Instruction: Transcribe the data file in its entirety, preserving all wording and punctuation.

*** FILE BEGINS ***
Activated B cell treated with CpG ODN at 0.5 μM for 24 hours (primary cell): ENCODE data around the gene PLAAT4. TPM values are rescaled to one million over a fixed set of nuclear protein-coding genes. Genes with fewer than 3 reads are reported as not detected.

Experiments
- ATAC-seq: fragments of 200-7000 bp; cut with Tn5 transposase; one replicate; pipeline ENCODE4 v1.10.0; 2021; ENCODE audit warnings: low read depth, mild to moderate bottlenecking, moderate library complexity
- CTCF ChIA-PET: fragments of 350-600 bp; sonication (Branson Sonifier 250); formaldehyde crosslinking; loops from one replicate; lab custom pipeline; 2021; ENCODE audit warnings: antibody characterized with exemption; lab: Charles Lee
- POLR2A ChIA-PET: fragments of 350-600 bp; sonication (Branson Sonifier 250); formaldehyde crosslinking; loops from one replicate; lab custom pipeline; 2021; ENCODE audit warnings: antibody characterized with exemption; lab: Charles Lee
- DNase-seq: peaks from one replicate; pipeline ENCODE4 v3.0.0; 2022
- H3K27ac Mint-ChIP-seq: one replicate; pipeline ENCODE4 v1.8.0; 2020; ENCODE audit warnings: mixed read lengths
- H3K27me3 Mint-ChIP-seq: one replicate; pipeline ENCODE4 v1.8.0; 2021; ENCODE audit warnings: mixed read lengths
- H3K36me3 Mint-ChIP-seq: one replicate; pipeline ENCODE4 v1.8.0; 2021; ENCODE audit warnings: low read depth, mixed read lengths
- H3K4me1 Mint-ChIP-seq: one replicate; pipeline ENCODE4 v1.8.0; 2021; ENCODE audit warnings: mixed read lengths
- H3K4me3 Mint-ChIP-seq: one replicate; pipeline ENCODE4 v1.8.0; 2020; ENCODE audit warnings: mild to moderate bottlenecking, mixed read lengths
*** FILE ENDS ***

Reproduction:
Activated B cell treated with CpG ODN at 0.5 μM for 24 hours (primary cell): ENCODE data around the gene PLAAT4. TPM values are rescaled to one million over a fixed set of nuclear protein-coding genes. Genes with fewer than 3 reads are reported as not detected.

Experiments
- ATAC-seq: fragments of 200-7000 bp; cut with Tn5 transposase; one replicate; pipeline ENCODE4 v1.10.0; 2021; ENCODE audit warnings: low read depth, mild to moderate bottlenecking, moderate library complexity
- CTCF ChIA-PET: fragments of 350-600 bp; sonication (Branson Sonifier 250); formaldehyde crosslinking; loops from one replicate; lab custom pipeline; 2021; ENCODE audit warnings: antibody characterized with exemption; lab: Charles Lee
- POLR2A ChIA-PET: fragments of 350-600 bp; sonication (Branson Sonifier 250); formaldehyde crosslinking; loops from one replicate; lab custom pipeline; 2021; ENCODE audit warnings: antibody characterized with exemption; lab: Charles Lee
- DNase-seq: peaks from one replicate; pipeline ENCODE4 v3.0.0; 2022
- H3K27ac Mint-ChIP-seq: one replicate; pipeline ENCODE4 v1.8.0; 2020; ENCODE audit warnings: mixed read lengths
- H3K27me3 Mint-ChIP-seq: one replicate; pipeline ENCODE4 v1.8.0; 2021; ENCODE audit warnings: mixed read lengths
- H3K36me3 Mint-ChIP-seq: one replicate; pipeline ENCODE4 v1.8.0; 2021; ENCODE audit warnings: low read depth, mixed read lengths
- H3K4me1 Mint-ChIP-seq: one replicate; pipeline ENCODE4 v1.8.0; 2021; ENCODE audit warnings: mixed read lengths
- H3K4me3 Mint-ChIP-seq: one replicate; pipeline ENCODE4 v1.8.0; 2020; ENCODE audit warnings: mild to moderate bottlenecking, mixed read lengths